The City In The Middle Of The Night by Charlie Jane Anders

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The City In The Middle Of The Night by Charlie Jane Anders

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Category: Science Fiction
Rating: 3.5/5
Reviewer: Ruth Wilson
Reviewed by Ruth Wilson
Summary: This is an unusual story about a land of literal fire and ice. Two cities live precariously between scorching sun and freezing ice on a planet that is slowly dying. This novel explores the impact of time and history on a population facing the end of theirs, and questions the lengths some will go to for the sake of humanity.
Buy? No Borrow? Yes
Pages: 385 Date: February 2019
Publisher: Tor Books
ISBN: 978-0765379962

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January is a dying planet. It wasn't exactly pleasant to begin with. One half is scorching sunlight, pure, blazing heat, and totally uninhabitable. The other half is pure darkness and ice, where a creature can freeze to death in seconds, and totally uninhabitable. In the middle is a brief twilight that is barely survivable. Life is a knife-edge, stray too close to one side you die, to close to the other, you die and yet the heat from the sun and the water from the ice are necessary for life. Life for the inhabitants of January is long, and hard, and arduous, will anything ever change?

I can't honestly say I enjoyed this book, for several reasons, but mainly I think my expectations of this book were totally wrong. When I began this book, I expected a story where a group of young revolutionary students found themselves thrust into circumstances to try to save their dying planet. This book is not that. I expected action, strong characters and dramatic twists. It never happens. Even the climax of the book isn't climactic, rather a culmination of events into a tidy ending. That said, my disappointment is not a failing of the novel itself so I shall endeavor to do it justice.

The major theme throughout the story is time, the impact of the past on the future, the part history plays in society, and the value heritage has in family groups. The novel begins in the city of Xiosphant. As a means of control, time is closely measured and policed. Everybody must do the exact same thing at the exact same time or they can be arrested. All history has been erased, history of culture, of religion, of dress. There is no discord because no one has any time or knowledge to be discordant. Sophie, our heroine, struggles in this lifestyle. She doesn't mind the routines but she struggles with the lack of emotional attachment after the death of her mother so when she goes to university and meets the beautiful and enigmatic Bianca she attaches to her instead. Unfortunately, Bianca is nothing but bad for Sophie and continues, throughout the book, to lead Sophie down an increasingly dangerous path.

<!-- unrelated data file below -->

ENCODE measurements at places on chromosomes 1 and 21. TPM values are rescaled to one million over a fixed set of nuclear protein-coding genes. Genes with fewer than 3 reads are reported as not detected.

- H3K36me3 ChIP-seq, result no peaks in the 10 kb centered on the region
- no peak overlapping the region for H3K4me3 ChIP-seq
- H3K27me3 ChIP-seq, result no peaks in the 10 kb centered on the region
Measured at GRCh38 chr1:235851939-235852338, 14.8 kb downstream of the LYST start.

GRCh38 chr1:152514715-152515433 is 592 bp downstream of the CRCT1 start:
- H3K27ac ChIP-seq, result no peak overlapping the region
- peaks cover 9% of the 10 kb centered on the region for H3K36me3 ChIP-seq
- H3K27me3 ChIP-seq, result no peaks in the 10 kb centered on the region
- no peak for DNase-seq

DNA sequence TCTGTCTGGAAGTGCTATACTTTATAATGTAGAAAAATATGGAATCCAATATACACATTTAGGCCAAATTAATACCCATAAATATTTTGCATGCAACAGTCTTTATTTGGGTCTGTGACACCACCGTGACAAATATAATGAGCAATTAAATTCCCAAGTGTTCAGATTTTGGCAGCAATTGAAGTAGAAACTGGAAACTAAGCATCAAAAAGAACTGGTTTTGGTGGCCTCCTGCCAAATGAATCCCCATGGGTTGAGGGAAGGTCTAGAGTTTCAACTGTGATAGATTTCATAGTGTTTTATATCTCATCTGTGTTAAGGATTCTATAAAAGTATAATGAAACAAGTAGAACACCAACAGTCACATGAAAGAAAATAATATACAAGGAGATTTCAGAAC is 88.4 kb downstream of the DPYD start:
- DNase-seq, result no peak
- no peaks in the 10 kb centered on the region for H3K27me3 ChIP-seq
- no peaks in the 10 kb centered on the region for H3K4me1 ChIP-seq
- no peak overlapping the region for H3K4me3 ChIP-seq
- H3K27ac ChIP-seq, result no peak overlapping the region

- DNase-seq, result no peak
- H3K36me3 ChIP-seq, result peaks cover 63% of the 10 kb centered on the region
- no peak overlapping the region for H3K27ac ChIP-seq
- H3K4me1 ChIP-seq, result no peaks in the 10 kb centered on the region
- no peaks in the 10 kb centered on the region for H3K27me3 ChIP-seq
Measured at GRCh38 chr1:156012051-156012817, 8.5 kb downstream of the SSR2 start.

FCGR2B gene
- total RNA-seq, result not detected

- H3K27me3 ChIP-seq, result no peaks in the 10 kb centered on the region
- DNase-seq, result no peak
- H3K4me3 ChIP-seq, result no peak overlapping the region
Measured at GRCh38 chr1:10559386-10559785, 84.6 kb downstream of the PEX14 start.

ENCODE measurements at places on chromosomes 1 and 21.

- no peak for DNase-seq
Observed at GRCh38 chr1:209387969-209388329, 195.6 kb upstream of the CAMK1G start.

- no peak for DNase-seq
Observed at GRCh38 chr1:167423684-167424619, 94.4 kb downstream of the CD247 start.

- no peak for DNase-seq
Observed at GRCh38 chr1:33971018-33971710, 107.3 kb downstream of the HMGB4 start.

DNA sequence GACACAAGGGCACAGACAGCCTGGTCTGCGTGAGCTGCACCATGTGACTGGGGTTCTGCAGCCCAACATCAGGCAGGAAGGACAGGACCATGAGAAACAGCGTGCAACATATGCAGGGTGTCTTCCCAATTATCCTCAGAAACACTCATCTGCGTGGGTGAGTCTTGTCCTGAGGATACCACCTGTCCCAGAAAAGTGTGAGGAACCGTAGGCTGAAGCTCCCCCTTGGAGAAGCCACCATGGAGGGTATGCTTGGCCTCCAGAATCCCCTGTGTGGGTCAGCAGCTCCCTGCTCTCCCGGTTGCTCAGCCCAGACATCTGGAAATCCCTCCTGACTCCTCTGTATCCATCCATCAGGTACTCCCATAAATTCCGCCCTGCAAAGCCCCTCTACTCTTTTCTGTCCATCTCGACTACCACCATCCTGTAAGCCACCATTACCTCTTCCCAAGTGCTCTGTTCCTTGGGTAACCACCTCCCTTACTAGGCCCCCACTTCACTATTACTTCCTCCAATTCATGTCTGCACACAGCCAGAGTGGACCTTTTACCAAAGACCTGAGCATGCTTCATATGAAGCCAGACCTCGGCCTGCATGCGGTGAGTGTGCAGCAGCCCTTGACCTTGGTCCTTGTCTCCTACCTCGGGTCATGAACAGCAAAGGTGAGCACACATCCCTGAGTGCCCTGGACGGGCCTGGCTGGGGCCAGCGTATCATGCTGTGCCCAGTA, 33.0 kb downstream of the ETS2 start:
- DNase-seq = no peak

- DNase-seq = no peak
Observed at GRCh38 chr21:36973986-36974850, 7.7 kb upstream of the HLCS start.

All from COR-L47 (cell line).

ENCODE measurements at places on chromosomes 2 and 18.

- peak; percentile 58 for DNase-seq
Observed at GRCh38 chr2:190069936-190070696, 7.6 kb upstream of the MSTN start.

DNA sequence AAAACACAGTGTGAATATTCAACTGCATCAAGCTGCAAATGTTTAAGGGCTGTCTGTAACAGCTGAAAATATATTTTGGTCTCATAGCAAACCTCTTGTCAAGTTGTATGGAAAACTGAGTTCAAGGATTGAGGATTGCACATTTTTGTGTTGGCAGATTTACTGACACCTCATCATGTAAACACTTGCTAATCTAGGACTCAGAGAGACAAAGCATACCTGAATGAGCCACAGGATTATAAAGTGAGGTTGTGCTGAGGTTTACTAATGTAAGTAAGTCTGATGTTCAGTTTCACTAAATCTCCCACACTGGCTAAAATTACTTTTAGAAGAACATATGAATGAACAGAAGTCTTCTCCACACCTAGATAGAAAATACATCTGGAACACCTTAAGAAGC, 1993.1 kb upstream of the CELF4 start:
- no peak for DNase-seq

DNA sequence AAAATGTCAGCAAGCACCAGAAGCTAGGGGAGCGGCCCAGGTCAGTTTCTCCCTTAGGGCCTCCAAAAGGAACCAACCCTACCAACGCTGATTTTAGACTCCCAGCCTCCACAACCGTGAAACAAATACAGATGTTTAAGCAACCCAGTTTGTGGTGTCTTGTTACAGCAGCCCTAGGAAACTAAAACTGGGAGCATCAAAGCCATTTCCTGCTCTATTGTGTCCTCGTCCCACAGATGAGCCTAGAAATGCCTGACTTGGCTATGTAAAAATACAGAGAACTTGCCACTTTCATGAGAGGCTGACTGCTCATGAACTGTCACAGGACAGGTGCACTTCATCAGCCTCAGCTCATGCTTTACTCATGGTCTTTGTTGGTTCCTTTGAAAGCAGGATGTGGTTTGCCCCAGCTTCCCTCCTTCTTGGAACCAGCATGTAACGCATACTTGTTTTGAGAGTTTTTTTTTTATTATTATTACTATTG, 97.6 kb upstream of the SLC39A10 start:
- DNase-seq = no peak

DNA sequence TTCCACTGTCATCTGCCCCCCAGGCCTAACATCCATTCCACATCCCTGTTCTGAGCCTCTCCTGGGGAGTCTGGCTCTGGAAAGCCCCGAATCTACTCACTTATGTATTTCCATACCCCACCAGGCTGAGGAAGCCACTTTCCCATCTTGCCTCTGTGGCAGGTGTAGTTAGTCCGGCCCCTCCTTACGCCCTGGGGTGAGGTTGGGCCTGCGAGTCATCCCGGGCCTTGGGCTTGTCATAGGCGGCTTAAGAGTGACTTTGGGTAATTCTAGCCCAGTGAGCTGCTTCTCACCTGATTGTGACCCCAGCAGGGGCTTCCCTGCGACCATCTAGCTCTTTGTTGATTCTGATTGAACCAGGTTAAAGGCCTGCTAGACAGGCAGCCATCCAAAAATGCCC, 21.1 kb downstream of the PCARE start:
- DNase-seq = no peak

Sophie and Mouth are arguably the main characters in the story, we follow Sophie's desperate attempts to find a history for herself and Mouth's attempts to reconcile the death of her culture, but this is supported by a cast of brilliant smaller characters who all add to this important sense of culture and time. Rose is an alien, a Gelet, yet shows Sophie the first selfless kindness she has ever received; she shows Sophie a place of welcome. Ahmad is proud of his old Khartoum legacy and shares it with Sophie, how it shapes his home, his family, his sense of self. Barney is the last survivor of Mouth's religion and is the only one who she feels can give her a sense of place and home. Hernan is hugely important as he not only teaches Sophie about herself but he also knew her mother so gives her an important link back to the mother she has lost. These smaller characters are beautifully crafted and one of my favourite parts of the story, they add a real depth to the plot and in many ways I found them more powerful that Sophie.

Sophie's desperation to belong means that when she finally meets the Gelet, the planet's native inhabitants, she is open minded and able to communicate with them, to try to find a solution to the problems troubling all of January's inhabitants. The theme of time continues within the Gelet community who have a different sense of time, not chronological but rather a sense of importance. If an event was important enough to be worth taking note of, of sharing then it was important, it is important and it will continue to be important. This is a revelation to Sophie who has gone from a society of the immediate to a society of the ever continuing.

I have my criticisms of this book, the weakness in Sophie's character is incredibly frustrating at times and the lack of depth in Bianca's equally so, and at times the plot is very slow. But it also has its merits and for those who are devoted science fiction fans or those who like a book that is slower to evolve then there is a lot to recommend in this one. Would I recommend it? Yes, I think I would. For something similar you could also try The Twisted Tree by Rachel Burge.

Buy The City In The Middle Of The Night by Charlie Jane Anders at Amazon You can read more book reviews or buy The City In The Middle Of The Night by Charlie Jane Anders at Amazon.co.uk


Buy The City In The Middle Of The Night by Charlie Jane Anders at Amazon You can read more book reviews or buy The City In The Middle Of The Night by Charlie Jane Anders at Amazon.com.

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